UK revenue settled with 1,000 people who had Swiss-based HSBC accounts

UK tax authorities chose settlement over prosecution as ‘most efficient’ way

The British tax authorities settled cases against 1,000 people who had used Switzerland-based HSBC accounts to avoid taxes

rather than prosecute them, because that was “most efficient”, a leading British treasury minister has declared.

Financial secretary David Gauke told the House of Commons that HM Revenue & Customs (HMRC) is now reaping nearly a third more from Britain's wealthiest than happened during Labour's years in power.

However, the Conservatives – who held a black-tie dinner last night for wealthy City of London backers – were condemned by Labour for not investigating former HSBC chief executive Lord Stephen Green before appointing him as a trade minister.


The leaked HSBC files held the names of 6,800 British individuals and companies. Due to duplication, this involved 3,600 individuals. One thousand were subjected to a full HMRC probe, which yielded £135 million in back-taxes and penalties.

Criminal prosecutions could not be taken on the back of the leaked Swiss files alone, Gauke told MPs, because the Crown Prosecution Service believed that corroborating evidence would be needed for a guilty verdict.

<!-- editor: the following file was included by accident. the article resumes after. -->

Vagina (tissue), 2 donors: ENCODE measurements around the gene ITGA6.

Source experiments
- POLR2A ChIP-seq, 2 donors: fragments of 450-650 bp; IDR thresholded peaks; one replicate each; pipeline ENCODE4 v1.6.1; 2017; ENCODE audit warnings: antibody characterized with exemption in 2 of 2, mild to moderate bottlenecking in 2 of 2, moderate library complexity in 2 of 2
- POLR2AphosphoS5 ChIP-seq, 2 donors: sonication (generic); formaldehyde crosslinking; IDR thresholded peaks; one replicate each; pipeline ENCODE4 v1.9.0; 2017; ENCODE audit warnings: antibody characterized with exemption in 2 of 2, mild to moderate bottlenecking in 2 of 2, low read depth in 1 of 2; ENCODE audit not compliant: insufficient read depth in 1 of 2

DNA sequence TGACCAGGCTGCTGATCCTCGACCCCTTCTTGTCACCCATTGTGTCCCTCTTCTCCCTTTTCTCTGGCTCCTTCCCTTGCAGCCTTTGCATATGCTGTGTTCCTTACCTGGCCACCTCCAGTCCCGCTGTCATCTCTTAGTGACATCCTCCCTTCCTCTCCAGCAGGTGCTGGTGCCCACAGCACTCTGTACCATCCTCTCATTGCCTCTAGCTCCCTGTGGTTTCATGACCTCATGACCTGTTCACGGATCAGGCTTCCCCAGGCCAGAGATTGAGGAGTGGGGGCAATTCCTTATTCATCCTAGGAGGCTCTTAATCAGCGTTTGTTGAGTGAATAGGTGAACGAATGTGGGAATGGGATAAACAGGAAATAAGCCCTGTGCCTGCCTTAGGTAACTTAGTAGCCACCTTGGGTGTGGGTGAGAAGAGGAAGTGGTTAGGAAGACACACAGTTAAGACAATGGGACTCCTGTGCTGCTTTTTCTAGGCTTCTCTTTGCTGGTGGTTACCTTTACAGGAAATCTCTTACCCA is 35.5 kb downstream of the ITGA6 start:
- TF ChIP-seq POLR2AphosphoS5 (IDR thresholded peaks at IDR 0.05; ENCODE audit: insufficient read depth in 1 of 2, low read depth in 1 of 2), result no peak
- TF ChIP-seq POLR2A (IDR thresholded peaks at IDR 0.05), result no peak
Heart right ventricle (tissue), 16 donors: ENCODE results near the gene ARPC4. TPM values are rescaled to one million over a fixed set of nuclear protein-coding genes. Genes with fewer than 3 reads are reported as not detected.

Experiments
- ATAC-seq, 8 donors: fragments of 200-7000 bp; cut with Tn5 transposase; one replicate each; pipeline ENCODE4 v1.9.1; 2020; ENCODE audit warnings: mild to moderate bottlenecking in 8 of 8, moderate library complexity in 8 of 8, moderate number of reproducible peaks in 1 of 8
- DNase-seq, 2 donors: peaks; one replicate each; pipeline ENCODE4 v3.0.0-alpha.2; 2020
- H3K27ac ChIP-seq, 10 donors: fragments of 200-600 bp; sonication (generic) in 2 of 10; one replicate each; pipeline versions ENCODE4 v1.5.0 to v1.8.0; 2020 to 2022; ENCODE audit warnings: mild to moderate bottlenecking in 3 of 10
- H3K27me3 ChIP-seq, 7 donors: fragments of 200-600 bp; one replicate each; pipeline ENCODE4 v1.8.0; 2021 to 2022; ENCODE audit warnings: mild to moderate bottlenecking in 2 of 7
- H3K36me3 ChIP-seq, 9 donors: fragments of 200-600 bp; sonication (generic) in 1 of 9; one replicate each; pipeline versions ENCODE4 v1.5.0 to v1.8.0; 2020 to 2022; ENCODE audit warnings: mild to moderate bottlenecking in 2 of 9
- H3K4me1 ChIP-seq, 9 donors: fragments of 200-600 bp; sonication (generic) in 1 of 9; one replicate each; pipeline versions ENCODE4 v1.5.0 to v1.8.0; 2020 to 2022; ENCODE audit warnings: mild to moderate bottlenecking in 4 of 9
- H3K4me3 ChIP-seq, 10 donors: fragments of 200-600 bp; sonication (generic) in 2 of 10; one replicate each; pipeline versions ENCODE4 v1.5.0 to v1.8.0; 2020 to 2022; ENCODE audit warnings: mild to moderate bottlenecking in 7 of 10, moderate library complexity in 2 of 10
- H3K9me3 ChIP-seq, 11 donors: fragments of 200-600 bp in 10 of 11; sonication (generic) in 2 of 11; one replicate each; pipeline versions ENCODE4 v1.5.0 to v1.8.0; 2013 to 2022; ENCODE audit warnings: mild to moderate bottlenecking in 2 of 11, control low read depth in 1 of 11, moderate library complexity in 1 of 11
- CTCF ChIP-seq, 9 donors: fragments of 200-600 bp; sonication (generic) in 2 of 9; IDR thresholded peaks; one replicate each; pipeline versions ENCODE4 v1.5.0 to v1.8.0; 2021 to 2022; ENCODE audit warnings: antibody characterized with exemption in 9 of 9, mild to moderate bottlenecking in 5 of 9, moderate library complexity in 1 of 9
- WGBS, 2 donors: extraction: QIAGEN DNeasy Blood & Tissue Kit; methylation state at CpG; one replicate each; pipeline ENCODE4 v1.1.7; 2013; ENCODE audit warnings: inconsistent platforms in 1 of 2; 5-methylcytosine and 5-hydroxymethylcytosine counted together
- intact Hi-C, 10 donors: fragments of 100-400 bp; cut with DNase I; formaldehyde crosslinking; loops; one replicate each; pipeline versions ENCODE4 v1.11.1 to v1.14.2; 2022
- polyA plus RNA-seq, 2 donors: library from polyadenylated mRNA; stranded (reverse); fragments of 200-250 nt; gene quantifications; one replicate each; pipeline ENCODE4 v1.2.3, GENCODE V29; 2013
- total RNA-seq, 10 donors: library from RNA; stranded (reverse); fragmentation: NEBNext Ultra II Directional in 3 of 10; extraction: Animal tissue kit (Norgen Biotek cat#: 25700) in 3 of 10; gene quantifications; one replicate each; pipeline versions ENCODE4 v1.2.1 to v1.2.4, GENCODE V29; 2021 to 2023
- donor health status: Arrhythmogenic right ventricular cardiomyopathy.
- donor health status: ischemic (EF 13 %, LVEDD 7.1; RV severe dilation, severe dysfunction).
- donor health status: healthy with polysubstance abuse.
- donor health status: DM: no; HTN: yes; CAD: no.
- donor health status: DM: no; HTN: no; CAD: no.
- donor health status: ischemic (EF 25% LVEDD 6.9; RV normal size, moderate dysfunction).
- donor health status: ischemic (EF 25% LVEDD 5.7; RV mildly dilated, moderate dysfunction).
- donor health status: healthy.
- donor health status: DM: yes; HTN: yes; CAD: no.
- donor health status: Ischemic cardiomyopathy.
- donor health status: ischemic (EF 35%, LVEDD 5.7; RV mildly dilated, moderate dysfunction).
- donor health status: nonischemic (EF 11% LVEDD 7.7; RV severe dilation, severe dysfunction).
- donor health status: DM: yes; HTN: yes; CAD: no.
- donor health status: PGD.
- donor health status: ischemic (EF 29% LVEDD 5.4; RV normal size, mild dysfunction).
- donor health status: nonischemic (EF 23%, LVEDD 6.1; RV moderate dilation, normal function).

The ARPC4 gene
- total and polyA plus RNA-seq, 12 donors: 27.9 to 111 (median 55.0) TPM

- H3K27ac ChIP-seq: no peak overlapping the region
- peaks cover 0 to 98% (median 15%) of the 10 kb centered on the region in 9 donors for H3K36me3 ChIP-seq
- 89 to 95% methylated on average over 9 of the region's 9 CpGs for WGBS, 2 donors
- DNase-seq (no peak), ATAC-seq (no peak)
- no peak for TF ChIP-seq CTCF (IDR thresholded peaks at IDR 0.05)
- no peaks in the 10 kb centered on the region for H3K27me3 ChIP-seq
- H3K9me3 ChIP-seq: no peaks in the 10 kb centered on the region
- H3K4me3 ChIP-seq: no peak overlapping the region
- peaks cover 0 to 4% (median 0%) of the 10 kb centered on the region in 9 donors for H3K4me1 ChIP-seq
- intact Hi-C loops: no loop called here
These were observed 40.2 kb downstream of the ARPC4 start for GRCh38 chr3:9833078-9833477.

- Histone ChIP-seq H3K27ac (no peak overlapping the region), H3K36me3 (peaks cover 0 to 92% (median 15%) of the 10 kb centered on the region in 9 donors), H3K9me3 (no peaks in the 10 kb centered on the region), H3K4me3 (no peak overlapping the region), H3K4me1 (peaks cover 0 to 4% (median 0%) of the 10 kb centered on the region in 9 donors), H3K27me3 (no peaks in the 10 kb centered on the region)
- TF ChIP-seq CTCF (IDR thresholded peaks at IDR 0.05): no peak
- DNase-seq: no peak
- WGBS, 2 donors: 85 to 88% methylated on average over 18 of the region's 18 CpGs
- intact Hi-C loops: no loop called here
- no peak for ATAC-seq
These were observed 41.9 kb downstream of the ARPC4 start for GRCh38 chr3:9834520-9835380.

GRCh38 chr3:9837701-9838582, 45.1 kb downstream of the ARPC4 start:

In a statement, HMRC said it has brought in £2 billion in previously unpaid taxes from Switzerland and Liechtenstein, adding that the maximum penalty now for hiding money in tax havens is 200 per cent of the tax evade.

However, the head of HMRC, Lin Homer, and a top treasury official will face a barrage of questions on Wednesday from the Commons' Public Accounts Committee.

The committee's influential chair, Labour's Margaret Hodge, demanded stronger action. "You are left wondering, as you see the enormity of what has been going on, what it actually takes to bring a tax cheat to court," she said.

For now, much of the attention has centred on Green, who served as the UK’s minister of state for trade and investment between January 2011 and December 2013. A decade ago, he was HSBC’s £20 million-a-year chief executive and chairman.

Crack down

The British prime minister David Cameron rejected criticisms of Green’s appointment and said that he had himself put action against tax evasion at the heart of the UK’s presidency of the G8 group of leading economies in 2013.

“Stephen Green was an excellent trade minister, he did a good job. But I’d also add no government has done more than this one to crack down on tax evasion and aggressive tax avoidance,” said Cameron.

Former Conservative chancellor of the exchequer Nigel Lawson said he believed that Green had not known what was going on in the bank's recently-bought subsidiary in Switzerland, which operated at arm's length.

"I can't believe that Stephen Green, who, among other things, is an ordained Church of England priest, could possibly have known what was going on. But the fact that he, a very clever man, the fact that he didn't know what was going on, is very serious," Lawson said.

Ordinary people face “the most intolerable amount of paperwork” to set up bank accounts “even if they are well known to the bank”, yet “the big wrongdoers seem to not be caught”, the Conservative complained.

Gauke insisted that no evidence existed then or now to show that Green had knowledge of the conduct of HSBC’s Swiss private banking arm.